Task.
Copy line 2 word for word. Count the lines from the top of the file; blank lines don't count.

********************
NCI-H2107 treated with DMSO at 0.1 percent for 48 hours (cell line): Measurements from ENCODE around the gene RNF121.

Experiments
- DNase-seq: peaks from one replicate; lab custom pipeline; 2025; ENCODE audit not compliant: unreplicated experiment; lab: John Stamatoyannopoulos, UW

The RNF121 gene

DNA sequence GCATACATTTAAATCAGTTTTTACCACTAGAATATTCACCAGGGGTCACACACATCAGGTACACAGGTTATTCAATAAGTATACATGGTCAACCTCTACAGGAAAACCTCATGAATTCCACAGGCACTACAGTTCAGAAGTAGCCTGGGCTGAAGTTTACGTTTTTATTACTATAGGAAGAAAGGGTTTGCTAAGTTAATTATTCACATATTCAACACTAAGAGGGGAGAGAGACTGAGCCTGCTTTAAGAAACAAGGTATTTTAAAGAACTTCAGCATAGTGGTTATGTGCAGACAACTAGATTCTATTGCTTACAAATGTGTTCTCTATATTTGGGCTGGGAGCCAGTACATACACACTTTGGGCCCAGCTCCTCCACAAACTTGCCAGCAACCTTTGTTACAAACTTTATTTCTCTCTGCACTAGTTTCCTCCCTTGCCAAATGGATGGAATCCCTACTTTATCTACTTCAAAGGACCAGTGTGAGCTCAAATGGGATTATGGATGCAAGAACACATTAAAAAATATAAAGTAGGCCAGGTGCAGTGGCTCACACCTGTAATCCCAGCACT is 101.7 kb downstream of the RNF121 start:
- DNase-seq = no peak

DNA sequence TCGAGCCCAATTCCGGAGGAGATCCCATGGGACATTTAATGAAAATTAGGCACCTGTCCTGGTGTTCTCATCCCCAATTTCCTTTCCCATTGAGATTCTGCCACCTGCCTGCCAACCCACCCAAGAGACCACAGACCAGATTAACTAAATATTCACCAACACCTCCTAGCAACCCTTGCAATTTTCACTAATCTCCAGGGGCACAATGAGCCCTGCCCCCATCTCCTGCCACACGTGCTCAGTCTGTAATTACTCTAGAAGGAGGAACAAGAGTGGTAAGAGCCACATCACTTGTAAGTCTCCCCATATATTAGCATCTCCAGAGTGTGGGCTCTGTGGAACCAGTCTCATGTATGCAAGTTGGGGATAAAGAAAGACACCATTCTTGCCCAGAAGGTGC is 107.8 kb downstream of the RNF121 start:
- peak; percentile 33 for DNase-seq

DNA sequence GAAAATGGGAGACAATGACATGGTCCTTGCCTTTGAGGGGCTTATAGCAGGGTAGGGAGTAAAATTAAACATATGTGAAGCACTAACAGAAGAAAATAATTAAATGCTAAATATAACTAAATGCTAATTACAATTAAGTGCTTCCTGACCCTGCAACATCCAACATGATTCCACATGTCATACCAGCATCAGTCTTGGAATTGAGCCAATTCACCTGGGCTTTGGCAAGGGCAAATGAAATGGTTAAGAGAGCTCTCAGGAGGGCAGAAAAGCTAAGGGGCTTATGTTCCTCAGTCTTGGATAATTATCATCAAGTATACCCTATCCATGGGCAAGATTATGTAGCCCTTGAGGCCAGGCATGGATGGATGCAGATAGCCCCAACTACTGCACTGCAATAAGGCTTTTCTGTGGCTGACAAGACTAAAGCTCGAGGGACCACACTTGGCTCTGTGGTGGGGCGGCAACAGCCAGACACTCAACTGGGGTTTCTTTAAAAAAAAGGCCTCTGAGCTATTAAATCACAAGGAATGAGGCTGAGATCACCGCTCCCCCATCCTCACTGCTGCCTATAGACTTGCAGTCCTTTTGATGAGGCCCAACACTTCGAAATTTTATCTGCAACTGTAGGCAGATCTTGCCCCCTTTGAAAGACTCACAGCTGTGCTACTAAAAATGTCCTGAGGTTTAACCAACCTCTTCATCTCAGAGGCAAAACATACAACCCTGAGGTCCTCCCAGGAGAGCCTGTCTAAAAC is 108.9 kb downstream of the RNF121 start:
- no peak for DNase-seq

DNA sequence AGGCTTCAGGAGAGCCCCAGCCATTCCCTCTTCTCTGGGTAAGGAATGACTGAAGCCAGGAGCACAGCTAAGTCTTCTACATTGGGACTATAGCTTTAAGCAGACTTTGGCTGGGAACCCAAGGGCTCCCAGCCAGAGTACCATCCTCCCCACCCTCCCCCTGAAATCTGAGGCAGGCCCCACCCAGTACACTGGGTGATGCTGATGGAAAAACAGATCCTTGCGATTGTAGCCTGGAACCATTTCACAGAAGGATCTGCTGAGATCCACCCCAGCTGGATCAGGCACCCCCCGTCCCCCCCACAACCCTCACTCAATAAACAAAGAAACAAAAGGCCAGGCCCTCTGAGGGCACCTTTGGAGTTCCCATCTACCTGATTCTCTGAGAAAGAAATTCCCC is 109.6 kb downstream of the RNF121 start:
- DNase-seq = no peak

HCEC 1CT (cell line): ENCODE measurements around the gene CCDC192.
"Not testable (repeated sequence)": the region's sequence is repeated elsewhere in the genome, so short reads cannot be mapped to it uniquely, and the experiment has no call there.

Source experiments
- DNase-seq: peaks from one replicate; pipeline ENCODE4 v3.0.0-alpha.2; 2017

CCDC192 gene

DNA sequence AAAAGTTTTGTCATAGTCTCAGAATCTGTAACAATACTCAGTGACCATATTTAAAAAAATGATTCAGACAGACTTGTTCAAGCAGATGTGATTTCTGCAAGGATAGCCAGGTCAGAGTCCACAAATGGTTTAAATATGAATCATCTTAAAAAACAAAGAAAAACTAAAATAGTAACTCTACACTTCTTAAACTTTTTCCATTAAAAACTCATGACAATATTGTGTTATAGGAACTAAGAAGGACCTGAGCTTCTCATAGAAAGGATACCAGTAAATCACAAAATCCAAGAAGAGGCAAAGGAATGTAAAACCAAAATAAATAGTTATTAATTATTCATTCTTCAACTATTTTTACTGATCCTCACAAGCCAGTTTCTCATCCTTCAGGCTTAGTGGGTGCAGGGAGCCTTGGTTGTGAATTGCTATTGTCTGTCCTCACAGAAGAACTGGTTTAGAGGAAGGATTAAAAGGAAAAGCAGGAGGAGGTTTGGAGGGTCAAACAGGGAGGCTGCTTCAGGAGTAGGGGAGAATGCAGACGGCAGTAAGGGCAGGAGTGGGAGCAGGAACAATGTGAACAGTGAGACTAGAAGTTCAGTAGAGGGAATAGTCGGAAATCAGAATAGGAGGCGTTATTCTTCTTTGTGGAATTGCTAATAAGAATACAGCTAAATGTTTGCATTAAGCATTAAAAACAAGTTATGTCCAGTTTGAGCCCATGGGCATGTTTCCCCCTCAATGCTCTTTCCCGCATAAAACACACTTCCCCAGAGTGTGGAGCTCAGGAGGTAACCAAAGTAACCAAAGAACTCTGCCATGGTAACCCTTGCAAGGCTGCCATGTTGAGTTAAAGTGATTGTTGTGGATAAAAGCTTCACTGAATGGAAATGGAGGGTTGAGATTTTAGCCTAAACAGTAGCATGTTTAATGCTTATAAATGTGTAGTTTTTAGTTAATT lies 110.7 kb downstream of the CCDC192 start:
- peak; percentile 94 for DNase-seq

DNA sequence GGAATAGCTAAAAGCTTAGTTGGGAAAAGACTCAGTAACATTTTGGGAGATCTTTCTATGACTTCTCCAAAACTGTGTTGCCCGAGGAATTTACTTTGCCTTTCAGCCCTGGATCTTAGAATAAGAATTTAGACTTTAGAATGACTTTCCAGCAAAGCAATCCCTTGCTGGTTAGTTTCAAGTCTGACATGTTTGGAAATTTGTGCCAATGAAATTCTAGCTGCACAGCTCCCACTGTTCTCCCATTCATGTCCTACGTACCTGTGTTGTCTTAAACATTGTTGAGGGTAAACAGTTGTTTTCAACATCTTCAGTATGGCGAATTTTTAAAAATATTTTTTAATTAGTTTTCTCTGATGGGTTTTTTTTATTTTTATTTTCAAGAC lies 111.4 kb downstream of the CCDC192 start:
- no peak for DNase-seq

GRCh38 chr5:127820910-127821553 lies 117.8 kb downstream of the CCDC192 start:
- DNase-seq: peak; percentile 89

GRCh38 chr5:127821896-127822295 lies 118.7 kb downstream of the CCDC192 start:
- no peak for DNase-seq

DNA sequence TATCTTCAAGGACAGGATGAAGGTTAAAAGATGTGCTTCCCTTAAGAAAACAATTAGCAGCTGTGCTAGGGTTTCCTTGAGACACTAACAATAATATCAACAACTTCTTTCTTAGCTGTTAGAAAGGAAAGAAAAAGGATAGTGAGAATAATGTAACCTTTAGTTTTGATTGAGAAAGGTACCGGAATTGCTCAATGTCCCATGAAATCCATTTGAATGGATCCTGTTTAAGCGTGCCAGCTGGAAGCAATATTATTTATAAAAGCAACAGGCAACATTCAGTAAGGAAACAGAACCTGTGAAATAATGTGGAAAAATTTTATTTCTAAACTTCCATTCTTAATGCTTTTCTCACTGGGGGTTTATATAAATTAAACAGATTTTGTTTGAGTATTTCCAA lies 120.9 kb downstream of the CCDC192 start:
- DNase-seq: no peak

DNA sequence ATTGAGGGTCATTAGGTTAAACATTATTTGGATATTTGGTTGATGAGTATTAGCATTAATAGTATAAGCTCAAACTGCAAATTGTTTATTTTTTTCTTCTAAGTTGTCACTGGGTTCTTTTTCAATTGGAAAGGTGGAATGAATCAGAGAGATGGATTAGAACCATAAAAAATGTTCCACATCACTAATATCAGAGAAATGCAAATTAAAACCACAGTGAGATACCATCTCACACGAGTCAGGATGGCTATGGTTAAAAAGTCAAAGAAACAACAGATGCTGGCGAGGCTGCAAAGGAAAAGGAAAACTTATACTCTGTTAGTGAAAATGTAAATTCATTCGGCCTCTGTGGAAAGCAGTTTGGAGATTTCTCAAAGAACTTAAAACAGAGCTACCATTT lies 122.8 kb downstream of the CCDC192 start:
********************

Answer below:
Experiments